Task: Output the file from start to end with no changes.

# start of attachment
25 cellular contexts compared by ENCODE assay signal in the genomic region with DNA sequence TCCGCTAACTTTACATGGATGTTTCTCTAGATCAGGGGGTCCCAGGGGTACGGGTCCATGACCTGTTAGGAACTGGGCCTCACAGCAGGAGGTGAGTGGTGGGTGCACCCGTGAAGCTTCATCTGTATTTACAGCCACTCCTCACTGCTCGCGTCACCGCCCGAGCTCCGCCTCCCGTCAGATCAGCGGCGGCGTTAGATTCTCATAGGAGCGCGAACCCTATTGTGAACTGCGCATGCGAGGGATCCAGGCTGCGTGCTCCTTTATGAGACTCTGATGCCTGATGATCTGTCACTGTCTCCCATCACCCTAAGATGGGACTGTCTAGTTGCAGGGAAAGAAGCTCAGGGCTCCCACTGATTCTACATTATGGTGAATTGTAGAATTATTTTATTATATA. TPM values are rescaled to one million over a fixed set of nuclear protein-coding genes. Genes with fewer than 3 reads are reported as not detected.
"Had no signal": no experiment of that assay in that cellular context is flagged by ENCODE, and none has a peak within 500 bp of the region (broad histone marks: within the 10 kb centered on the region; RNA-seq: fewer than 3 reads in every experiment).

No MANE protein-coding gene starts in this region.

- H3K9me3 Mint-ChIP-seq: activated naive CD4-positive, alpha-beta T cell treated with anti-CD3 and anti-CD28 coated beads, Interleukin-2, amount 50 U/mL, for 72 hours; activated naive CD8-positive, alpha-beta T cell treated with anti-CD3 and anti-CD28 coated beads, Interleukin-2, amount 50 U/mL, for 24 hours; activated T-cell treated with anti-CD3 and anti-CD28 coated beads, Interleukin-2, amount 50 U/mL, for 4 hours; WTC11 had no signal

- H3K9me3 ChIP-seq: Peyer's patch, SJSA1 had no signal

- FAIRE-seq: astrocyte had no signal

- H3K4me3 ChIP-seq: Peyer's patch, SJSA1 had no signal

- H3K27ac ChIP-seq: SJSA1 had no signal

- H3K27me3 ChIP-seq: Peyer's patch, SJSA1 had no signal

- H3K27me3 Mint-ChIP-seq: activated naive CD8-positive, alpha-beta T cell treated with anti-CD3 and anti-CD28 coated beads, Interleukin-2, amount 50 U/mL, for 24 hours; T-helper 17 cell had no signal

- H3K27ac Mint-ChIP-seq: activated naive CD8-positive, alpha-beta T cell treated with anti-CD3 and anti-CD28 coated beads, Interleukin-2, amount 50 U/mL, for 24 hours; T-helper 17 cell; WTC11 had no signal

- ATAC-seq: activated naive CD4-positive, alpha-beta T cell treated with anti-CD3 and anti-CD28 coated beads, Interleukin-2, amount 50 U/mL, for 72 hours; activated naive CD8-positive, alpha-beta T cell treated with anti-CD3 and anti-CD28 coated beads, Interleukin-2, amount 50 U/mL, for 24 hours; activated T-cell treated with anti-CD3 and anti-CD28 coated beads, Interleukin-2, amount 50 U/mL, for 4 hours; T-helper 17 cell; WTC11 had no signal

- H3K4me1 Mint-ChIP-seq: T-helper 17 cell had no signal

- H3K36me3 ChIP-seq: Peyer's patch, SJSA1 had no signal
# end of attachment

25 cellular contexts compared by ENCODE assay signal in the genomic region with DNA sequence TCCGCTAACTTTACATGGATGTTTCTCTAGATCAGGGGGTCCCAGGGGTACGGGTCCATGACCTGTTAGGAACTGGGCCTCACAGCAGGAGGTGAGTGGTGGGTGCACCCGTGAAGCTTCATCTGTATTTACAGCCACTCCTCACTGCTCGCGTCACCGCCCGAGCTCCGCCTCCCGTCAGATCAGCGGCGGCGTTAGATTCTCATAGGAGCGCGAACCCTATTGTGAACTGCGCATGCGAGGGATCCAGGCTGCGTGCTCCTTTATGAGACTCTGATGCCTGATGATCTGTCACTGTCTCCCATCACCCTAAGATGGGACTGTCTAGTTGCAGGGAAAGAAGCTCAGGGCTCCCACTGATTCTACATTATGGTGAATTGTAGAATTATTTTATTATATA. TPM values are rescaled to one million over a fixed set of nuclear protein-coding genes. Genes with fewer than 3 reads are reported as not detected.
"Had no signal": no experiment of that assay in that cellular context is flagged by ENCODE, and none has a peak within 500 bp of the region (broad histone marks: within the 10 kb centered on the region; RNA-seq: fewer than 3 reads in every experiment).

No MANE protein-coding gene starts in this region.

- H3K9me3 Mint-ChIP-seq: activated naive CD4-positive, alpha-beta T cell treated with anti-CD3 and anti-CD28 coated beads, Interleukin-2, amount 50 U/mL, for 72 hours; activated naive CD8-positive, alpha-beta T cell treated with anti-CD3 and anti-CD28 coated beads, Interleukin-2, amount 50 U/mL, for 24 hours; activated T-cell treated with anti-CD3 and anti-CD28 coated beads, Interleukin-2, amount 50 U/mL, for 4 hours; WTC11 had no signal

- H3K9me3 ChIP-seq: Peyer's patch, SJSA1 had no signal

- FAIRE-seq: astrocyte had no signal

- H3K4me3 ChIP-seq: Peyer's patch, SJSA1 had no signal

- H3K27ac ChIP-seq: SJSA1 had no signal

- H3K27me3 ChIP-seq: Peyer's patch, SJSA1 had no signal

- H3K27me3 Mint-ChIP-seq: activated naive CD8-positive, alpha-beta T cell treated with anti-CD3 and anti-CD28 coated beads, Interleukin-2, amount 50 U/mL, for 24 hours; T-helper 17 cell had no signal

- H3K27ac Mint-ChIP-seq: activated naive CD8-positive, alpha-beta T cell treated with anti-CD3 and anti-CD28 coated beads, Interleukin-2, amount 50 U/mL, for 24 hours; T-helper 17 cell; WTC11 had no signal

- ATAC-seq: activated naive CD4-positive, alpha-beta T cell treated with anti-CD3 and anti-CD28 coated beads, Interleukin-2, amount 50 U/mL, for 72 hours; activated naive CD8-positive, alpha-beta T cell treated with anti-CD3 and anti-CD28 coated beads, Interleukin-2, amount 50 U/mL, for 24 hours; activated T-cell treated with anti-CD3 and anti-CD28 coated beads, Interleukin-2, amount 50 U/mL, for 4 hours; T-helper 17 cell; WTC11 had no signal

- H3K4me1 Mint-ChIP-seq: T-helper 17 cell had no signal

- H3K36me3 ChIP-seq: Peyer's patch, SJSA1 had no signal